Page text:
Maui’s Front Street Named to Top 10 Great Streets for 2011
By Wendy Osher
Maui’s Front Street has been named to a national list of the 10 Great Streets for 2011. The selection was made by the American Planning Association (APA), under the organization’s Great Places in America program.
The recognition comes just weeks before a Halloween event returns to Front Street in full capacity on October 31st. The Halloween festivities have drawn tens of thousands of people to the street in its heyday.
The extended closure of the street was denied in recent years amid controversy over cultural sensitivity, skimpy costumes and lewd behavior. This year, county officials say concerns have been addressed, and are hoping the return will generate an economic boost for business.
The Great Streets award recognizes places that exemplify exceptional character and highlight the role planners and planning play in creating communities of lasting value.
APA selected Front Street for its history, amenities, revitalization efforts, and continuous use by multiple generations for a variety of purposes. The picturesque views and mild climate were also considered as contributing factors.
“The planning success of Front Street is due to years of effective partnerships between non-profit organizations, government leaders and countless community members. With everyone striving to balance Front Street’s historical, cultural and commercial needs we will ensure that this special seaside treasure lives on,” said Maui County Council Member Elle Cochran.
Through the Great Places in America program, APA recognizes unique and exemplary streets, neighborhoods, and public spaces. These authentic places showcase diverse architectural styles, promote community involvement and accessibility, and foster economic opportunity.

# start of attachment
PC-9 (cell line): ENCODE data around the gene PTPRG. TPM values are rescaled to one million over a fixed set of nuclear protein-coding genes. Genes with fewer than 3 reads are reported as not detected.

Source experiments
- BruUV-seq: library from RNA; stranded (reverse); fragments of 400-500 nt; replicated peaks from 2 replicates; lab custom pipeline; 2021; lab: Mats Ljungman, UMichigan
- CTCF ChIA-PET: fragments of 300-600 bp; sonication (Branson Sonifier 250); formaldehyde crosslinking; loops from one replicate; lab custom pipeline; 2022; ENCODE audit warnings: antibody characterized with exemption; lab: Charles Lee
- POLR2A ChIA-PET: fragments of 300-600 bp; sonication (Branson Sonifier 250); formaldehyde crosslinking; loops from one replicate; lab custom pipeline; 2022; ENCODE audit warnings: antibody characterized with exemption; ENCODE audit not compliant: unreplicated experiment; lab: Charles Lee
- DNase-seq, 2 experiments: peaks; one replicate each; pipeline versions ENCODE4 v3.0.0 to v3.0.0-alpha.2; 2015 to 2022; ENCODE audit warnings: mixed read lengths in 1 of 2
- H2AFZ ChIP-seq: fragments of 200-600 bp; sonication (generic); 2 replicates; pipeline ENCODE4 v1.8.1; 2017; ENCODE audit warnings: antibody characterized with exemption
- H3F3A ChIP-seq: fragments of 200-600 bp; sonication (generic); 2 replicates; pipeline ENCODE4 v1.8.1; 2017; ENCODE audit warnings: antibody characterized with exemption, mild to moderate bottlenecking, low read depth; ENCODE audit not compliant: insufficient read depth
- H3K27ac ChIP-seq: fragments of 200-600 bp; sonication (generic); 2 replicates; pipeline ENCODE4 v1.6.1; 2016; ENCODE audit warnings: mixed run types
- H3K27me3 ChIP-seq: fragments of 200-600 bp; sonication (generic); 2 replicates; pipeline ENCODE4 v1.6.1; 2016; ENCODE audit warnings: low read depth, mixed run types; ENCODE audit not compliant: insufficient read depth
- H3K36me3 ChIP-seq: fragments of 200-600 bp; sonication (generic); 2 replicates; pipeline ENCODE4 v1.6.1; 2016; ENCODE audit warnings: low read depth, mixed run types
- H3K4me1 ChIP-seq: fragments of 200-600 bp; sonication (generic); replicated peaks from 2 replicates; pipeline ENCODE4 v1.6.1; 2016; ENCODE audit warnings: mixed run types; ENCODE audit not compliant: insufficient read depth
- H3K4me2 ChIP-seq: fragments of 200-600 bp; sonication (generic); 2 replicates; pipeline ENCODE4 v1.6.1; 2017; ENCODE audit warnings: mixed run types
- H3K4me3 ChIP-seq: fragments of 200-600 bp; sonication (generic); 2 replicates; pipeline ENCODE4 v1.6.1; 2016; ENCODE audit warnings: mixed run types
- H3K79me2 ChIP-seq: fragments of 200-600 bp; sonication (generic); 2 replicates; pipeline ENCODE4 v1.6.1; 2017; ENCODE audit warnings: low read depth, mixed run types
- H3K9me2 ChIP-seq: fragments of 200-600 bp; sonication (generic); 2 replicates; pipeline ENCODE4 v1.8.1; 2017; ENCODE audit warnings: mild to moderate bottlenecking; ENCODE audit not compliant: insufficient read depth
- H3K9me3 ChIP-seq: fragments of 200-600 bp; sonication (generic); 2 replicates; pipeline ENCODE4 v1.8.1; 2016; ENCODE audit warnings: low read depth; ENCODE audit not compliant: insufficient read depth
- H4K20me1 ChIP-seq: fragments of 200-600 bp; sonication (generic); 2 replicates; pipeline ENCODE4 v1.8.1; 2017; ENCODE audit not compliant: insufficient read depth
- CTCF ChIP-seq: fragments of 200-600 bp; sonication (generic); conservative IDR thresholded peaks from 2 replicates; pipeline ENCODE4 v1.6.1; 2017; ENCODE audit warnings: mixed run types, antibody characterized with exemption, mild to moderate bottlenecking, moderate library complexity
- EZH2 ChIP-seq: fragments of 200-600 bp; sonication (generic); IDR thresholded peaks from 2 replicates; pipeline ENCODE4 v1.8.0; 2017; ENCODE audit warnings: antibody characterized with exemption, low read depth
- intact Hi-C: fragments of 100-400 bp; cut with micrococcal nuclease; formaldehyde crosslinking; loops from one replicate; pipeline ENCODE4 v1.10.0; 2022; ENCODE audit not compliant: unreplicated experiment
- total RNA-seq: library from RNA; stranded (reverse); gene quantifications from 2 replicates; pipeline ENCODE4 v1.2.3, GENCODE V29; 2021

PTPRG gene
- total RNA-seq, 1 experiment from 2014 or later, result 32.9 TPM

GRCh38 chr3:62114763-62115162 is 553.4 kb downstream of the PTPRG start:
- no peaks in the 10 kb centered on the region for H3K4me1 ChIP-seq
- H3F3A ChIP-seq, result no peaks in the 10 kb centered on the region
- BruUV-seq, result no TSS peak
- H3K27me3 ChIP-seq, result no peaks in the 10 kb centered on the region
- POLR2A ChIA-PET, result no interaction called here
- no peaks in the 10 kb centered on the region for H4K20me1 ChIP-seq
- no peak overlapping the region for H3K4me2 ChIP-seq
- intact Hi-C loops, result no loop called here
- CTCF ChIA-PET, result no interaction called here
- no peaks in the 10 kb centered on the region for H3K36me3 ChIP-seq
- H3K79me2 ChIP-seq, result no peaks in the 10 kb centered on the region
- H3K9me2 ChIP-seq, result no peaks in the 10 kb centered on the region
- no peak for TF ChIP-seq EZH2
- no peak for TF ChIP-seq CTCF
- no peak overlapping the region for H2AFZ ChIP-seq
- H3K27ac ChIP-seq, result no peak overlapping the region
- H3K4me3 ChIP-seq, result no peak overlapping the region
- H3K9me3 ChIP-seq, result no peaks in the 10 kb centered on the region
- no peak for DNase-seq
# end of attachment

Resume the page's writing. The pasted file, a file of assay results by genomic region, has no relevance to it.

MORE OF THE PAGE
Since APA began Great Places in America in 2007, 50 neighborhoods, 50 streets and 40 public spaces have been designated in all 50 states and the District of Columbia.
“Nearly five decades of preservation and revitalization efforts have uncovered and saved more than 1,300 years of culture and heritage,” said APA Chief Executive Officer Paul Farmer, FAICP.
Front Street’s architecture and sidewalks reflect Lahaina’s chronological history starting with the Moku’ula archaeological site to buildings from the 1830s and later.
Moku’ula, located at the intersection of Front and Shaw Streets, is a sacred island that was was once home to high chiefs from the 16th to 19th centuries. The island was buried years ago and filled for a county park. Efforts are currently underway to restore the site to its former grandeur.
Lahaina also served as the capital for the Hawaiian Kingdom from 1802-1842 before government activities were moved to Honolulu.
“From its start as the home of Native Hawaiian royalty to its days as a whaling outpost and missionary stronghold, and later a plantation town, to its current status as a tourist attraction, Front Street has embraced its history while accommodating more contemporary uses,” said Farmer.
Front Street is characterized by wooden storefronts, second-story balconies, parks, art galleries, eateries, residential quarters, and views of the West Maui Mountains, Lahaina Harbor and the island of Lanai.
In 1965, Lahaina was listed on the National Register and, three years later, was the focus of an architectural style book designed to protect plantation-era vernacular architecture.
Front Street underwent a major $11 million facelift in 1997 that included widening sidewalks and burying most electric utility lines. Other planning efforts have addressed density and commercial development issues, and established sign guidelines.
The nine other Great Streets selected by the APA for 2011 include: Santa Monica Boulevard, West Hollywood, CA; U Street N.W., Washington, DC; Main Street, Galena, IL; Main Street, Nantucket, MA; Washington Avenue, St. Louis, MO; Market Street and Market Square, Portsmouth, NH; Downtown Woodstock Streetscape, Woodstock, VT; King Street, Alexandria, VA; and Davis Street, Culpeper, VA.